Take a look if you doubt me.)
"6. What is the usual beverage of the common people? do they generally drink beer? and how do they procure it?
A. The usual beverage of the common people is milk, failing that useful article, water, or small beer not much better than water, is their beverage. The small beer is usually procured from public houses.
7. What may be the number of ale-houses, in reference to the population of districts?
A. There are ten public-houses in this parish, few of them of extensive business, and the population thereof is 1700 souls or thereby.
8. Is it customary for labourers to resort to such houses?
A. It is not common for country labourers to resort to public-houses, except when they have received some money from their master for extra services, or when they are delivering grain or other articles, on which occasions an allowance in money is always given them. The inhabitants of towns and villages are better customers to the publican than the country labourers.
9. Is it usual for common brewers to become owners of such houses, and serve them exclusively with their own manufacture? or do the tenants brew their own beer?
A. The brewers in Scotland are very seldom owners of public-houses, the sale of ale and small beer being too inconsiderable to make it any object for them to rent houses with a view of procuring the exclusive consumption of customers. The tenants of public-houses rarely brew their own beer; indeed that is quite unnecessary, for one common brewer can with ease supply all the beer that is wanted in four or five parishes. Private brewing is not customary in Scotland, except in the harvest months, when many of the large farmers brew beer for the use of their reapers—bread and beer being almost in every case the only articles for dinner."
"Blackwood's Edinburgh magazine, Volume 3, April - September 1818", 18 , pages 13 - 14.
It's another one of those brief but fact-filled texts that I love so much.
Under discussion is a country parish. With 10 pubs for a mere 1,700 people, I'm not surprised none of them did that much trade. Agricultural labourers, we are told, rarely drank anything stronger than Small Beer. We've already seen that in the 18th century and early 19th century, only a small proportion of the beer brewed in Scotland was Strong Beer. In England, it was the other way around, a majority being Strong Beer.
Hang on, I've numbers to demonstrate that:
|Scottish and English beer production 1803 - 1820|
|year||Strong beer (barrels)||Table beer (barrels)||total all beer (barrels)||%age Table Beer||Strong beer (barrels)||Table beer (barrels)||total all beer (barrels)||%age Table Beer|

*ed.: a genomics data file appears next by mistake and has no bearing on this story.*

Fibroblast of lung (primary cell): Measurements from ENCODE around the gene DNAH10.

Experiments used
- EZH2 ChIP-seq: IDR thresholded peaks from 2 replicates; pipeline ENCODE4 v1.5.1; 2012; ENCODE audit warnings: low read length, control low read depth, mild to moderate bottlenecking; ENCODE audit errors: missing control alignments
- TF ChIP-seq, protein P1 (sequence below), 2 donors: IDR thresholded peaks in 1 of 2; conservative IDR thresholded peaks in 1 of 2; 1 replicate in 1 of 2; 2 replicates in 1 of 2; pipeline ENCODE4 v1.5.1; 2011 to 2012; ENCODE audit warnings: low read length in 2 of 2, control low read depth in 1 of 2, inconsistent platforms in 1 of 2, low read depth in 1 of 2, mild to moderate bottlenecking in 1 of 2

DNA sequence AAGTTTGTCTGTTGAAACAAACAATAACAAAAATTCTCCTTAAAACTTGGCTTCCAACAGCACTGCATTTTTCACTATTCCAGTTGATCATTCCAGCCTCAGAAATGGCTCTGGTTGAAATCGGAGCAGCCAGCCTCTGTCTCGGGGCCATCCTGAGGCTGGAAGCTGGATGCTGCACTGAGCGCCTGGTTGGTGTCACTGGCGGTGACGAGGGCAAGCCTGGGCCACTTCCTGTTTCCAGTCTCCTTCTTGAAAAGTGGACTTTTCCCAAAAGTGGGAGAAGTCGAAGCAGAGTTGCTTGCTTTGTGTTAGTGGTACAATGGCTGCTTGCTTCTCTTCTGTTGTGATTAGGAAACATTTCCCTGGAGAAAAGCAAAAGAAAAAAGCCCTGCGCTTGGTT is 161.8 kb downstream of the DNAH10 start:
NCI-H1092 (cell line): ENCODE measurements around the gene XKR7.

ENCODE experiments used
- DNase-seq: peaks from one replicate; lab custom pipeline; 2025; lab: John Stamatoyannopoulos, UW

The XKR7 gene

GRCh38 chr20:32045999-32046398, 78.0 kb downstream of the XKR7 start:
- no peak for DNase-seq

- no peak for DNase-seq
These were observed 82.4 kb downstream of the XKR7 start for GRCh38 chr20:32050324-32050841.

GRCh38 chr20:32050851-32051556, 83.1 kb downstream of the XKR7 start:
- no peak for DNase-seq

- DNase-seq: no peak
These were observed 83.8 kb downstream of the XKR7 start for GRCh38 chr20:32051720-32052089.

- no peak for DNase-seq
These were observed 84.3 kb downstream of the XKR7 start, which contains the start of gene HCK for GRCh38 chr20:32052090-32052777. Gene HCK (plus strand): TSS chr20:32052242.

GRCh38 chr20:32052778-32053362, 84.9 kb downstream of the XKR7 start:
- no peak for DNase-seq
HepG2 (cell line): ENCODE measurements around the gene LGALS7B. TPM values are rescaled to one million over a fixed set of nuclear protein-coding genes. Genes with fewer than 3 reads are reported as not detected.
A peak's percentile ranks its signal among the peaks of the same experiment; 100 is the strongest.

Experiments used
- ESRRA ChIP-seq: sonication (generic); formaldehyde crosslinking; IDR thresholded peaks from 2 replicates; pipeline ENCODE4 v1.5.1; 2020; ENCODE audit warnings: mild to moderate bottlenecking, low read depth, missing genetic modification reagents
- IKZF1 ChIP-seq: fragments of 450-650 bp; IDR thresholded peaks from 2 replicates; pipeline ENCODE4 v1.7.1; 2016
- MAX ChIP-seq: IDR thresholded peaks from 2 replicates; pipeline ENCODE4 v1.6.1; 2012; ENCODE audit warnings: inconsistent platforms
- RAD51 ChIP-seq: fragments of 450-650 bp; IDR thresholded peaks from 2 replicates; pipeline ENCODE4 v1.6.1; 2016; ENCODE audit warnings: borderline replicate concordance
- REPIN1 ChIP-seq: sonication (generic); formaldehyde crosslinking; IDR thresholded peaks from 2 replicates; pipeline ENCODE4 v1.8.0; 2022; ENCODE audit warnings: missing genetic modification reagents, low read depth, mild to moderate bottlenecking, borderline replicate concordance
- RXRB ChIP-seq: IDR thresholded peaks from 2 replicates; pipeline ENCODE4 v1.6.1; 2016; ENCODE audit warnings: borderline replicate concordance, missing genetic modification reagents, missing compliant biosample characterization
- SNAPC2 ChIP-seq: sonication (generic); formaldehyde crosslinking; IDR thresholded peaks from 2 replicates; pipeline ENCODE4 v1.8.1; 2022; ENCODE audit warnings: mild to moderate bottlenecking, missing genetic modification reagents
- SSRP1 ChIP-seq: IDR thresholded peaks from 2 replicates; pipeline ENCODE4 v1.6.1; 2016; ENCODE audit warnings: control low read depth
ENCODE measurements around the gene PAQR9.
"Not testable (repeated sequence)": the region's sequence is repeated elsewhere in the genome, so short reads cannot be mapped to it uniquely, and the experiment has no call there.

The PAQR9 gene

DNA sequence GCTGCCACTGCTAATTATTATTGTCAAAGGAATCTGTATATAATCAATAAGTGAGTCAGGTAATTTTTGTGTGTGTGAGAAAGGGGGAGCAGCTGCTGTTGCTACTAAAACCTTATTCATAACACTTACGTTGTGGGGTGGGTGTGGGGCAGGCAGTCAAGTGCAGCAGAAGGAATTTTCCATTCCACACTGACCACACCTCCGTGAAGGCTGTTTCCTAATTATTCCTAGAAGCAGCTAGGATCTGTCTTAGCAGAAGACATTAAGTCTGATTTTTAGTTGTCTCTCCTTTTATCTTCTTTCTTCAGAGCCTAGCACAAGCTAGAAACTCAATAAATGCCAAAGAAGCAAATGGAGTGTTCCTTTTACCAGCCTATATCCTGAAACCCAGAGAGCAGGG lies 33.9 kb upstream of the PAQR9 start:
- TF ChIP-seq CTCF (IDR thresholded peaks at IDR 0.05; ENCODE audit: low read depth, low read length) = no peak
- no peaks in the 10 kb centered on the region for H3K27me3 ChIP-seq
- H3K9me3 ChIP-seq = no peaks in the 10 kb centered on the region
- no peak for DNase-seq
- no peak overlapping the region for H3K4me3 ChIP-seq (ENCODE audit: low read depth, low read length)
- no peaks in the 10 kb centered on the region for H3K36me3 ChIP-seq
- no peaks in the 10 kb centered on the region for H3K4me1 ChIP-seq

|"Accounts and Papers: Miscellaneous, session 23 January to 11 July 1821", 1821, pages 353-354.|
|"Accounts and Papers: Miscellaneous, session 23 January to 11 July 1821", 1821, page 269.|
Which is all very ironic, what with Scotland being renowned for its strong beers. They might have made Scottish brewers famous, but the folks back home mostly drank the weak stuff.
Why didn't agricultural labourers go to the pub? Because they didn't have any cash. As soon as they were gievn some, they were straight down the boozer. A bit like Little Dave. As soon as he got his giro he was down the pub and wouldn't leave until it was all gone. Happy days.
The question about tied houses is an odd one. But dead useful for my purposes. I'm still trying to get my head around when the tied house system first appeared and how it developed. London brewers owned some pubs (or their leases) in the 18th century. But it was nowhere near a majority of pubs that were controlled by brewers. That, as far as I can tell, was an indirect result of Licensing Acts, starting with the one of 1869. As new licences became virtually impossible to obtain and magistrates began delicensing pubs, there was a scramble to secure pubs. Or rather their licences.
For reasons I've never been able to explain, though tied houses did exist in Scotland, the majority of the pub trade was, nominally at least, free.And that difference seems to stretch back to at least the beginning of the 19th century. Could the high percentage of beer exported be connected to this? Were Scottish brewers not as dependent on the local market as their English colleagues?
Finally two other differences with England: no pub brewing and only domestic (i.e. farm) brewing at harvest time. The beer supplied at harvest was, in England, usually a type of low-gravity Mild. Maybe about 4% ABV. Domestic brewing was popular in parts of England well into the 19th century. And in others the same was true of pub brewing until after WW I.
Wow. I've managed to stretch that one out. I only meant to write a couple of paragraphs.